"I've written all kinds of things in 30 years," he said. "I write whatever comes to mind, I've never written for a buck. Never stayed in one field. I write for the fun of it, and I don't think of the reader. The reason I went to Gettysburg was that I had the letters of my great-grandfather Richard Wilder Maxwell. He was wounded there with the 4th Georgia. But the more I read, the deeper in I got. I thought, why not do it all, do it straight, do Lee as he really was? I read every letter Lee wrote, and one day he showed up, and I knew him."
From Lee's letters he learned (and checked with cardiologists) that the great general had apparently had a heart attack early in 1863. At Gettysburg he could hardly walk 100 yards, and that, Shaara reasoned, would be why Lee didn't climb the college cupola in front of the lines as the other generals did, to survey the field. Longstreet had complained of getting gun-deaf, and that would be why, when he was standing with Lee, it was Lee who heard the distant cannons first.
"It took me two years to find out things like that. I spend a lot of time reading and thinking before I write anything."
That book took eight years, if you count all the thinking time. The first one, "The Broken Place," took six. He writes fast when he finally starts.
He laughed to think of the TV guy who offered him $30,000 for a 60-minute script about Pompeii, to be delivered in three weeks.
If the publishing world doesn't know quite what to make of Michael Shaara, the feeling is mutual. He's had a different publisher for all four books and has gone through at least nine agents. He will tell you the horror stories in detail, his low voice fading as the bitterness comes over him again. "They don't read the stuff. It's all the subject matter, the formula, the track record." He feels editors don't like him ("I've never been invited to dinner by an editor") and totally fail to understand his ways, as when one house bought "The Herald" but then told him it was holding that up until he finished the Shakespeare novel--"which would mean sitting on this completed book four years."
The Shakespeare novel came to him after years of teaching and studying the plays and sonnets. Originally it was scheduled for this year, but it's on hold now and may be years away.
"It's difficult. It covers 52 years instead of four days. It's what happened in October of 1615 when he was dying and had six months to live. He's sitting on this hillside in Stratford and he starts to write notes . . . I was in Denver one day when this began to work. I saw him."
Shaara feels a kinship to Shakespeare. "He was a first son, so was I; his father was political but no good with money, so was mine; his father lived to be 76, mine lived to be 78; his mother was an Arden, mine was a Jefferson; he had a younger brother named Richard, so do I; he stayed married to the same woman 30 years but got involved with a Dark Lady, so did I; he lost his son, so did I; he wrote all kinds of different things, and so do I."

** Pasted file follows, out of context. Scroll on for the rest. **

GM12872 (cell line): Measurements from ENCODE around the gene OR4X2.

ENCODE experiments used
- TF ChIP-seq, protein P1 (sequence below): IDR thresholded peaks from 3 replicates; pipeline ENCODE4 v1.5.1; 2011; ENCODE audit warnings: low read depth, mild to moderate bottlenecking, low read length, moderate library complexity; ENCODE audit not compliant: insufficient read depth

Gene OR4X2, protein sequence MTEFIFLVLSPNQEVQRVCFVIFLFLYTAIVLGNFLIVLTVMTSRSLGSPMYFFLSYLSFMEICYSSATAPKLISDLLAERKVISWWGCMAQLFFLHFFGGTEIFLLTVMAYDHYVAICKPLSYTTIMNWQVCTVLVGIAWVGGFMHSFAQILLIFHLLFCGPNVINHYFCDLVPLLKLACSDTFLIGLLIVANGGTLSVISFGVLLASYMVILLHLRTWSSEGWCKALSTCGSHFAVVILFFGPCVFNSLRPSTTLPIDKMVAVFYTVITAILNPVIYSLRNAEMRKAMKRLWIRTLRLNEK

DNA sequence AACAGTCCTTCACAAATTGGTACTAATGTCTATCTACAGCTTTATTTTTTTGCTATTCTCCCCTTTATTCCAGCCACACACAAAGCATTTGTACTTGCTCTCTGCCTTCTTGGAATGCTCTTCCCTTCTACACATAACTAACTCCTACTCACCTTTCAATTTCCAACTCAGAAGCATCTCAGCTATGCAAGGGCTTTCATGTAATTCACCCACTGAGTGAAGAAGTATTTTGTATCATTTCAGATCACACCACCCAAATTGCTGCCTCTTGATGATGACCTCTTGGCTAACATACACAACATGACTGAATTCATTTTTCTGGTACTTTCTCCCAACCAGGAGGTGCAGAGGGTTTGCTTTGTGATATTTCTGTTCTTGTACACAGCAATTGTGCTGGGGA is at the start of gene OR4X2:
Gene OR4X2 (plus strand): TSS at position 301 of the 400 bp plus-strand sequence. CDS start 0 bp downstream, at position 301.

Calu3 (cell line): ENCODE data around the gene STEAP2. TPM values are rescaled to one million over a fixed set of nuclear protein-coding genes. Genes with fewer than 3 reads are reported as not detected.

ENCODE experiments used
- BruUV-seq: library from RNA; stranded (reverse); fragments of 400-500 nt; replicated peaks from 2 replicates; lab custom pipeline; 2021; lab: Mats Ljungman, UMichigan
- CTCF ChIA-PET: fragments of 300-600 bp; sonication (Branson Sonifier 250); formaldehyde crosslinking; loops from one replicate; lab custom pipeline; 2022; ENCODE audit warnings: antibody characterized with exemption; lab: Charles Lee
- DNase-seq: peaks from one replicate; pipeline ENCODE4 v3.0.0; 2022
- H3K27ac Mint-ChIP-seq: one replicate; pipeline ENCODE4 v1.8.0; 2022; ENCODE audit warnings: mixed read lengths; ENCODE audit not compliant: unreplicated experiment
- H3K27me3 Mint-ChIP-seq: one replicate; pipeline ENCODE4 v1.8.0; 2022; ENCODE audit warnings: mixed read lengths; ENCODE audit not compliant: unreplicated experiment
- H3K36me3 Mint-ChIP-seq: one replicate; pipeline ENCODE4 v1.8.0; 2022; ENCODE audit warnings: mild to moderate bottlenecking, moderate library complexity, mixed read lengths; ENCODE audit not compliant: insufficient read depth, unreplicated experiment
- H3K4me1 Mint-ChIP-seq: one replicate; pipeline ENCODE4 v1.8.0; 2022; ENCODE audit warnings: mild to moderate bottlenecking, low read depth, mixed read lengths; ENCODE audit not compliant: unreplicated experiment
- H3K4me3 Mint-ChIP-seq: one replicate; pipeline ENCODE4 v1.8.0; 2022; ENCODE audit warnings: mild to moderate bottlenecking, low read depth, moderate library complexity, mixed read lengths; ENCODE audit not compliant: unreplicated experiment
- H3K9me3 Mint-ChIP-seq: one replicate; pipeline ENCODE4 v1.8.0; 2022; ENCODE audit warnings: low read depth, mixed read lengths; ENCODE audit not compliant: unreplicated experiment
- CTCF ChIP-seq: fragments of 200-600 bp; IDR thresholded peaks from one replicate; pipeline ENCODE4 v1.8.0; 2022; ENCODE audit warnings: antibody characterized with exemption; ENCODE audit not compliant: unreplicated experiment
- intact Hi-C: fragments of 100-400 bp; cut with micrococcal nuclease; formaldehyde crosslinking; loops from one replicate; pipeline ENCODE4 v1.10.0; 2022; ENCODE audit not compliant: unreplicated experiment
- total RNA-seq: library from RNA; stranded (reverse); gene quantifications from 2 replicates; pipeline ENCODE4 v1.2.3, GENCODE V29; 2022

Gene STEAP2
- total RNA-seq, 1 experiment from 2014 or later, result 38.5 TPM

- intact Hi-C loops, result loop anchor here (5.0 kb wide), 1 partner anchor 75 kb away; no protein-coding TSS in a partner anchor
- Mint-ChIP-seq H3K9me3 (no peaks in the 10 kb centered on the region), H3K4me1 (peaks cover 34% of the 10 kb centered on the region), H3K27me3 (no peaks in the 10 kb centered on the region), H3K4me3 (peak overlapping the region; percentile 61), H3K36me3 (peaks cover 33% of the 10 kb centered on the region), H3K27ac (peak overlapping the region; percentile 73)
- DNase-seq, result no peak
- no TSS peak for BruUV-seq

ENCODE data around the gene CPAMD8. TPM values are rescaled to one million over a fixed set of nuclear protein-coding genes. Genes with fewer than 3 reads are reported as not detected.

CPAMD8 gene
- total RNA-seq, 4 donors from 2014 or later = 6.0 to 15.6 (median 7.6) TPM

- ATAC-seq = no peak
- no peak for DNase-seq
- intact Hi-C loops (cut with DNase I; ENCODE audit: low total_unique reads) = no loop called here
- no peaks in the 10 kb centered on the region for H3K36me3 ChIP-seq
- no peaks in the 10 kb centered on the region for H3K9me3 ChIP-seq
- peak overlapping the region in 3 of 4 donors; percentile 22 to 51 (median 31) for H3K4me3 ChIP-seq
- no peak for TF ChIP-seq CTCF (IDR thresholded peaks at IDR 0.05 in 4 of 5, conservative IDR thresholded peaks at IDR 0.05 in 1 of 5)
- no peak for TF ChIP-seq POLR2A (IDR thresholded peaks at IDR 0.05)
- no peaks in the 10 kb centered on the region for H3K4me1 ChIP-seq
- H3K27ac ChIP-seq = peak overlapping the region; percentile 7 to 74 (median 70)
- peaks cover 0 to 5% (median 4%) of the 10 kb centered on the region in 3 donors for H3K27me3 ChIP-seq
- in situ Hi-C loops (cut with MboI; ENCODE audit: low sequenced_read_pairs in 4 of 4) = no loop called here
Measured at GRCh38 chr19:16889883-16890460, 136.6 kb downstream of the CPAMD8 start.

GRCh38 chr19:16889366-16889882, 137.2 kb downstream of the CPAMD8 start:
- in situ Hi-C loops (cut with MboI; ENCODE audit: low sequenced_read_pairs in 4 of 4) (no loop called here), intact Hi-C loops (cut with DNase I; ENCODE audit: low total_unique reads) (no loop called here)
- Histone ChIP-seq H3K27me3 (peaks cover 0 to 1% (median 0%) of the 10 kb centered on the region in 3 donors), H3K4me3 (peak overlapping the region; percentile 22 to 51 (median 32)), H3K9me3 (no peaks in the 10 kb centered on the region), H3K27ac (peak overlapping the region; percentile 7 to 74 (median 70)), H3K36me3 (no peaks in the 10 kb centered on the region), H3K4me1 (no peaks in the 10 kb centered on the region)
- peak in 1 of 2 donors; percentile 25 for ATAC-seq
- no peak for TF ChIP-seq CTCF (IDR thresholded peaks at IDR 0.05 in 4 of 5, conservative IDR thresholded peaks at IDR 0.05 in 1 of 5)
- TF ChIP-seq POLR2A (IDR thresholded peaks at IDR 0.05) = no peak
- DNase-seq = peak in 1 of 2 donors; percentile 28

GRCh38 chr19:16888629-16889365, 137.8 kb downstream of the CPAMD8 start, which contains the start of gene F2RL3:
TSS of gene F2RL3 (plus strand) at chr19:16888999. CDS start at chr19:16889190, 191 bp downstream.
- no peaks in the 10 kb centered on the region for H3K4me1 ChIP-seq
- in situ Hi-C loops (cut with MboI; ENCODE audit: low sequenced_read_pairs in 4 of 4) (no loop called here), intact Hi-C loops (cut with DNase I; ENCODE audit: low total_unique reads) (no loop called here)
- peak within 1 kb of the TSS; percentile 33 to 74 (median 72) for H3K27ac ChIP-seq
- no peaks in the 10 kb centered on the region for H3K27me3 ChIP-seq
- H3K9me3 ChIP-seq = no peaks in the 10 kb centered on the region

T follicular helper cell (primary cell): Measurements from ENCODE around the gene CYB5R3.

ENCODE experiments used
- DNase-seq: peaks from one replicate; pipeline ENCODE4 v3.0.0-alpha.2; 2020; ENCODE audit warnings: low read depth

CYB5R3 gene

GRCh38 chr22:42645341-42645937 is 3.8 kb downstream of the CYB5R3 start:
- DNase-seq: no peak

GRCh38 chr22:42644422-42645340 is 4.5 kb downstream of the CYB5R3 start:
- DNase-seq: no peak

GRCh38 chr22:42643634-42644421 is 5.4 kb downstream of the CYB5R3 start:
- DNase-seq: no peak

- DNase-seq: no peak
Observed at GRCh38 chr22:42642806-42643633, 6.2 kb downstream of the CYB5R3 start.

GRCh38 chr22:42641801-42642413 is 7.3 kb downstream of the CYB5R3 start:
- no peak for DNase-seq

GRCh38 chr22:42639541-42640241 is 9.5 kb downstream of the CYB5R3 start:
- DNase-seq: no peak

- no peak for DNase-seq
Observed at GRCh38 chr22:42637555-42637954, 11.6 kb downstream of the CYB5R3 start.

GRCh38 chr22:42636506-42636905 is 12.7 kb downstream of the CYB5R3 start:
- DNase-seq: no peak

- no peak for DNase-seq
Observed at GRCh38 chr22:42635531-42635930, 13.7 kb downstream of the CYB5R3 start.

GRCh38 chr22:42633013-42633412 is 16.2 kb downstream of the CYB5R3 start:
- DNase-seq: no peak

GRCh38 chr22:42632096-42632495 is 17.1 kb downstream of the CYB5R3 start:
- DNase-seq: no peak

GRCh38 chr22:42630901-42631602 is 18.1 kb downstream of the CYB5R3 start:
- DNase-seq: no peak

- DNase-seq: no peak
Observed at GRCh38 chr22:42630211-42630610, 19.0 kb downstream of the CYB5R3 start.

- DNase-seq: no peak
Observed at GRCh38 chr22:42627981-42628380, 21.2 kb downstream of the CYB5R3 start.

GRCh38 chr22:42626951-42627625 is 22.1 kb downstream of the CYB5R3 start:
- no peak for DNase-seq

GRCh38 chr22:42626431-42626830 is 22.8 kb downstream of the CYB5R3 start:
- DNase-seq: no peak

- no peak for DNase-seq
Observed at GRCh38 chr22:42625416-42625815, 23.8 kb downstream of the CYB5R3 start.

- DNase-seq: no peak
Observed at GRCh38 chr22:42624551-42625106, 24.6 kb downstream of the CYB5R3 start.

Constantly, he talks about his father, about fathers and sons. It was his father who raised him outside the church, having left it himself. In college, he sought out writer John O'Hara for fatherly advice (and was told to become a cop for a couple of years, which he did), and years later, when Hemingway passed through Tallahassee one 4 a.m., Shaara heard about it from the kid who ran the motel and brought the famous author, one of his heroes, the beer he had asked for and stayed to talk about writing.
He likes "the big boys": Conrad, Faulkner, Wilder, Graham Greene. Joseph Wambaugh is the best he's read in 10 years. He finds Updike and Roth and some other pop writers lightweight.
Now he has a whole new set of frustrations and bafflements as he tries to get a film of "The Killer Angels" off the ground. He has written the screenplay, and the would-be producer wants him to be in it, and Robert Redford wants to play Joshua Chamberlain, the unsung hero from Maine, and there was even a trip to Ireland to scout sites. And meanwhile, Jack Nicholson wants to make a movie of "The Herald." And there is the script for Shaara's baseball film, "Billy Boy." But nothing seems to be happening.
He can't get the hang of the film world's off-again-on-again attitude. "Everything I've turned to has been bad luck," he says.
He travels everywhere. England, South Africa, New Zealand. He has just been to Alaska for a seminar. He is roaming through Italy now, comfortably, for he speaks Italian, wandering around his father's birthplace, Florence, and soon will head for a film festival in France. After that, maybe back to the house his father left him in Melbourne, Fla.
"I love teaching but I don't know how to get back into it," he says.
Been lucky, had everything he wanted, he says.
Adrift, he says.